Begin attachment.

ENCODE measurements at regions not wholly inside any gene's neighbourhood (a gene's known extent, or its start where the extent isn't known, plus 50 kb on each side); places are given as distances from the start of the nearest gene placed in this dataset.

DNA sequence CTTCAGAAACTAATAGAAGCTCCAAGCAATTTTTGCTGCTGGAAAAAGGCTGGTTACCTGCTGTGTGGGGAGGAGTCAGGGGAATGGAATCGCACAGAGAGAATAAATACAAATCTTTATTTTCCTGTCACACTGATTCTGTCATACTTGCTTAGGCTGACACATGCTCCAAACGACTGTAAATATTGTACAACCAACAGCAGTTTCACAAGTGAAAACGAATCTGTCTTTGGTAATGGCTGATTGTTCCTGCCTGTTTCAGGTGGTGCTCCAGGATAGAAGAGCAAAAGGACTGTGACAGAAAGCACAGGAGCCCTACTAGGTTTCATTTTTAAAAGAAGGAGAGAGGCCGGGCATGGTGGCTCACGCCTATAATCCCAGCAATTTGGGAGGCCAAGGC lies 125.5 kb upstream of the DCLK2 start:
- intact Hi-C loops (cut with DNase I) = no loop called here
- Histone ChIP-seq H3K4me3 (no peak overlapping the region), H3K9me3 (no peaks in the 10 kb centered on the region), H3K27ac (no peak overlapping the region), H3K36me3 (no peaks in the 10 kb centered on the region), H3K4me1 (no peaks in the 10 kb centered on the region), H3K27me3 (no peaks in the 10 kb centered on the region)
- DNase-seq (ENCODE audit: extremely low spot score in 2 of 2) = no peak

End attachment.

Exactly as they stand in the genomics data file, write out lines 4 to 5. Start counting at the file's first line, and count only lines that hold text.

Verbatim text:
- Histone ChIP-seq H3K4me3 (no peak overlapping the region), H3K9me3 (no peaks in the 10 kb centered on the region), H3K27ac (no peak overlapping the region), H3K36me3 (no peaks in the 10 kb centered on the region), H3K4me1 (no peaks in the 10 kb centered on the region), H3K27me3 (no peaks in the 10 kb centered on the region)
- DNase-seq (ENCODE audit: extremely low spot score in 2 of 2) = no peak